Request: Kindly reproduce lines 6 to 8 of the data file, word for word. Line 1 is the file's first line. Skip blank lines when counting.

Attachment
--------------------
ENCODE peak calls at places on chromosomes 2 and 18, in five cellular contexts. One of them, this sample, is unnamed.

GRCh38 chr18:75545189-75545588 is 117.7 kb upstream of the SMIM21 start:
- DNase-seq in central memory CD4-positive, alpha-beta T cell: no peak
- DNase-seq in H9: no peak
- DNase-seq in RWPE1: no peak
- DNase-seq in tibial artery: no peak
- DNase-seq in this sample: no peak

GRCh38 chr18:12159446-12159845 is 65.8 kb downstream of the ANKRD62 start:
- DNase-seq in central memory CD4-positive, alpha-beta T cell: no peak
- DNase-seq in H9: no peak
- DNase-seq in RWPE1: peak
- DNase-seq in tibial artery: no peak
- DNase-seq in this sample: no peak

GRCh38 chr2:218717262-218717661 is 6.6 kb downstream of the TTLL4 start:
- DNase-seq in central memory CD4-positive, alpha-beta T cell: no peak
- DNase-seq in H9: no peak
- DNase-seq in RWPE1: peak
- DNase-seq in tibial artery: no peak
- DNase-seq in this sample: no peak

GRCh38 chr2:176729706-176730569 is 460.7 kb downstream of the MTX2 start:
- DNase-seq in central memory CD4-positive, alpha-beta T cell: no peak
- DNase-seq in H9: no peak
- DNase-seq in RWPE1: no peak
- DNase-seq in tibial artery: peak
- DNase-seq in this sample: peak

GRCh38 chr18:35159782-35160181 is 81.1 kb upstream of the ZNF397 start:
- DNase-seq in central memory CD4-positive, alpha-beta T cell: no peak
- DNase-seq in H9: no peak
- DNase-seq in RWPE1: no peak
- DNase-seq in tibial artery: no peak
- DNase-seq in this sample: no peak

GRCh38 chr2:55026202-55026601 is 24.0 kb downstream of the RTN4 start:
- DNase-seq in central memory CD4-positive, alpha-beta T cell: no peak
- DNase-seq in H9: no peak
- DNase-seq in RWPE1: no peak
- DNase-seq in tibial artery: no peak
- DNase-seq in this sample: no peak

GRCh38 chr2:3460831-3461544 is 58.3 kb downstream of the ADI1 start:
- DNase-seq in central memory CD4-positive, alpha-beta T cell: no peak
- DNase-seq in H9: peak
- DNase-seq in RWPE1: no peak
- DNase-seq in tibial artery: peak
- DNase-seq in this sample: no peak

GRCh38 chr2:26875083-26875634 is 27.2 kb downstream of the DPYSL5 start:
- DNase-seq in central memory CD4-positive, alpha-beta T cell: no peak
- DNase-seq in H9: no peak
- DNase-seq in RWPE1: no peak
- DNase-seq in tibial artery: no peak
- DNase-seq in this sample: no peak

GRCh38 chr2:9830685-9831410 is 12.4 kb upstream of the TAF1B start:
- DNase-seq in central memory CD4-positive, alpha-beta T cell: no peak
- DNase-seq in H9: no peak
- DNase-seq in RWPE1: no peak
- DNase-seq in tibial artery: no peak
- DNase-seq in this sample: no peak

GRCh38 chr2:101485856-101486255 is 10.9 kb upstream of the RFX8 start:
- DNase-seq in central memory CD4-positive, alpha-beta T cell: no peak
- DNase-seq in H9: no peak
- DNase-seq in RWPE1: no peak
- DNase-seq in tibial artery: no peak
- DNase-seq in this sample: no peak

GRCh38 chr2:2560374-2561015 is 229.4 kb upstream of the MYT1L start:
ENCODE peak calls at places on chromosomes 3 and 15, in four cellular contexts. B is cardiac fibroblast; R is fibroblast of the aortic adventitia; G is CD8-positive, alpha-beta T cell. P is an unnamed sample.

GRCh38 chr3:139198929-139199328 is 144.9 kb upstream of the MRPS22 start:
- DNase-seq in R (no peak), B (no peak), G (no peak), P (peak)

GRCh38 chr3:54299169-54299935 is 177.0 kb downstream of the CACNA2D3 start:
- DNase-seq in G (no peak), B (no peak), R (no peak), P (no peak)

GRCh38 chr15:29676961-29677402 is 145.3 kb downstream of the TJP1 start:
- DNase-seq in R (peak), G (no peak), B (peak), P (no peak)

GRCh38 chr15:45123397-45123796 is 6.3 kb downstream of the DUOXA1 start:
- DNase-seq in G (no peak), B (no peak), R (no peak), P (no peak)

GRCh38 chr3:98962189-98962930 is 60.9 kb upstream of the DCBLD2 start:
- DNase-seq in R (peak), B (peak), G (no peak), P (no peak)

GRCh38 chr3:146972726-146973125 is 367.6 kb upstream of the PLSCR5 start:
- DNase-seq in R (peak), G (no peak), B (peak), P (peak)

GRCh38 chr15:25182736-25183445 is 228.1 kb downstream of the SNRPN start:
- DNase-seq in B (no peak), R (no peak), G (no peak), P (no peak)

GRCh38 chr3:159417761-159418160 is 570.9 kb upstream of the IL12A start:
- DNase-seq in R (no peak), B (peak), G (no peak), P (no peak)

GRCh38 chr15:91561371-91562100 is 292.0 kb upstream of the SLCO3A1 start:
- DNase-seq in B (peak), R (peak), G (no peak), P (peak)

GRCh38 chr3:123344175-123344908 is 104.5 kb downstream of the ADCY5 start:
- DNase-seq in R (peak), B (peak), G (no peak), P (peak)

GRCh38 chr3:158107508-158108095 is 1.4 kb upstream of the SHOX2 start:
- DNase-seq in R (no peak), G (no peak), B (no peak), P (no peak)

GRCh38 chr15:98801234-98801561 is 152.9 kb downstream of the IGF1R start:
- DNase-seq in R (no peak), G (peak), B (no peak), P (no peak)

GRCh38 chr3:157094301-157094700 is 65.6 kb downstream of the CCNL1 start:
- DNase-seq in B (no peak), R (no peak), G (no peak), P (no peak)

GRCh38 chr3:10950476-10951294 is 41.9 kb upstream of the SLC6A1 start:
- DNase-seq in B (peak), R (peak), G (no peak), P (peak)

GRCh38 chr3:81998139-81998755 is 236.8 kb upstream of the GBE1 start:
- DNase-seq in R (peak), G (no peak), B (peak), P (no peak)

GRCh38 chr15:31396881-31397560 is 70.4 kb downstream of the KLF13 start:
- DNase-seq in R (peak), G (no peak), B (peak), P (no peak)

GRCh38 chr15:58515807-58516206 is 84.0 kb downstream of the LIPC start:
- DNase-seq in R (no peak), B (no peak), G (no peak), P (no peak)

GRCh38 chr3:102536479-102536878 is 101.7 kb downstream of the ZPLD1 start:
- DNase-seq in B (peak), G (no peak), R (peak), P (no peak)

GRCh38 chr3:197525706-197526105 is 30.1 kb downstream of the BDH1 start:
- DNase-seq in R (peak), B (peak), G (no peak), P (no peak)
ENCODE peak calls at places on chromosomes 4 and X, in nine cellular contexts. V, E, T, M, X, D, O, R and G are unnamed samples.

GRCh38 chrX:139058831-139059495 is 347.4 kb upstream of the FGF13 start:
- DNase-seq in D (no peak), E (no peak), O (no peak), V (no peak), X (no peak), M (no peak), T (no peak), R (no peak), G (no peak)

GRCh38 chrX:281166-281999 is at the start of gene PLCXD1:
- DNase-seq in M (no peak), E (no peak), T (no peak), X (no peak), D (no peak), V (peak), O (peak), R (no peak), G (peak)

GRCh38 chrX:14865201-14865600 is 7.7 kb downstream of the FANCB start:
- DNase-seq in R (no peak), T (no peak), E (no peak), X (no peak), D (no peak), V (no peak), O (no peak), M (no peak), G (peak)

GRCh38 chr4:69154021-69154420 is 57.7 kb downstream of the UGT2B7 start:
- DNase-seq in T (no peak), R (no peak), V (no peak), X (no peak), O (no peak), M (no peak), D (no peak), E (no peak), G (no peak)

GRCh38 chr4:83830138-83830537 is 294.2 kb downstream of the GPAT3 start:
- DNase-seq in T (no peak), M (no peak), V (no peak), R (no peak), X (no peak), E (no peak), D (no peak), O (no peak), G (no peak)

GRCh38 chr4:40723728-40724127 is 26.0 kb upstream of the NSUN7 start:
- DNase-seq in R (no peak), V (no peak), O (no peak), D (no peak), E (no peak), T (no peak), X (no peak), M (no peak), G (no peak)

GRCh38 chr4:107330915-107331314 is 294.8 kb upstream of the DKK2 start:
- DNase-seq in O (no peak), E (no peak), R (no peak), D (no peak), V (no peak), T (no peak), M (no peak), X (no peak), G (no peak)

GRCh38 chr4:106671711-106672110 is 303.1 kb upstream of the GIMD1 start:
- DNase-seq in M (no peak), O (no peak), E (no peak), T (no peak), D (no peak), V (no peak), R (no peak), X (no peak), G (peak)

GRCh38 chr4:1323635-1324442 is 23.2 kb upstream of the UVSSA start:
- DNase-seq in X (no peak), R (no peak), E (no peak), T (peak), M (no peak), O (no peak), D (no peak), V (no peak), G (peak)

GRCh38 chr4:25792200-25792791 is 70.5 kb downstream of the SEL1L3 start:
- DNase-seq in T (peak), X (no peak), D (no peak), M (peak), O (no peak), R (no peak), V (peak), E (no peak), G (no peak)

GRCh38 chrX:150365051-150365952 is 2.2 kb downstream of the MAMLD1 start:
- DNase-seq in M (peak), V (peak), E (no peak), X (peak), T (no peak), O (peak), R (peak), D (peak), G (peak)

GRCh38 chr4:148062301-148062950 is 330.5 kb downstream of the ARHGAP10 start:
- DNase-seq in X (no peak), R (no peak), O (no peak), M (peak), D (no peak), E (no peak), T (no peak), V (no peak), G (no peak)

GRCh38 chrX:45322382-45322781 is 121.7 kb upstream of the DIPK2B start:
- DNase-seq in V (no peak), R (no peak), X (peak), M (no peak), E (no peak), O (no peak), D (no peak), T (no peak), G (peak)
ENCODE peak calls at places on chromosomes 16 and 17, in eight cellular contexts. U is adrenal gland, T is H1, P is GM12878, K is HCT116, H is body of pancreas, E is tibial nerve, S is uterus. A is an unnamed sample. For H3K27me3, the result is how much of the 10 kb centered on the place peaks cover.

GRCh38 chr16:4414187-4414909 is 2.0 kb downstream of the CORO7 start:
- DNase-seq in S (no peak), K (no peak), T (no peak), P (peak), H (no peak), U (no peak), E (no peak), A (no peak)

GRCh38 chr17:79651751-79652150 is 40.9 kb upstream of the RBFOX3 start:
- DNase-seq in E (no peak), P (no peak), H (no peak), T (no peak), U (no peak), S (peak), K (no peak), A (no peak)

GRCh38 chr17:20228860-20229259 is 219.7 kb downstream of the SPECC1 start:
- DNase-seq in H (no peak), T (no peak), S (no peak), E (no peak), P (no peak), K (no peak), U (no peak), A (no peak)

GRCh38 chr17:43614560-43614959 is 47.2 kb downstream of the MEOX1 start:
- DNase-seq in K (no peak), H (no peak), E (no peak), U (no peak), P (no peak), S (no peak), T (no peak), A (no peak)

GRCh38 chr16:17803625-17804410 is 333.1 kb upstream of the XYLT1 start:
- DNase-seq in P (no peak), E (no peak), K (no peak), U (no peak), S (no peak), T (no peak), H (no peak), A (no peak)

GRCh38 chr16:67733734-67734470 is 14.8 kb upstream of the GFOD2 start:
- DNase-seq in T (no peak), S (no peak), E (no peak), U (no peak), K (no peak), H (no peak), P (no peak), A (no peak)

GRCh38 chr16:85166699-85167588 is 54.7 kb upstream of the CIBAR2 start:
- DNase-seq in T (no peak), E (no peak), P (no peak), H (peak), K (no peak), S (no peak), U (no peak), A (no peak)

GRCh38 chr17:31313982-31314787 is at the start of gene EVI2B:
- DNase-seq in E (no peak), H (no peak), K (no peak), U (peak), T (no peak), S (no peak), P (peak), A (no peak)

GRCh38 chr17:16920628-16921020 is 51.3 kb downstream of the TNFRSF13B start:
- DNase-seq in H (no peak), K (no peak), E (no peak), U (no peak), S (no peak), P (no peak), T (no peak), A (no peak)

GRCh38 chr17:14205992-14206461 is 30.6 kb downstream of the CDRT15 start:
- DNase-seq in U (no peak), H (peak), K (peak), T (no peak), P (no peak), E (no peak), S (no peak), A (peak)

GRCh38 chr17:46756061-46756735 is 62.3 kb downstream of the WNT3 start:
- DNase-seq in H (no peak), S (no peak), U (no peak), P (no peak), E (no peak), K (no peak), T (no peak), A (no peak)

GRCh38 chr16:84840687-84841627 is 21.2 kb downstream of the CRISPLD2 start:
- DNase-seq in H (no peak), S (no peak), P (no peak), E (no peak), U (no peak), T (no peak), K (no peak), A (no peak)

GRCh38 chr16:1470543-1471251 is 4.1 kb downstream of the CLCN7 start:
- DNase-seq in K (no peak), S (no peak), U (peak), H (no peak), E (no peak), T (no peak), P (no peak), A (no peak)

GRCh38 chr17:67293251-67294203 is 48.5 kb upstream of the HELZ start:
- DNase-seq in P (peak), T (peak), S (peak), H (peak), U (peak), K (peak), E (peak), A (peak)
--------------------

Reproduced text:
- DNase-seq in tibial artery: no peak
- DNase-seq in this sample: no peak

GRCh38 chr18:12159446-12159845 is 65.8 kb downstream of the ANKRD62 start: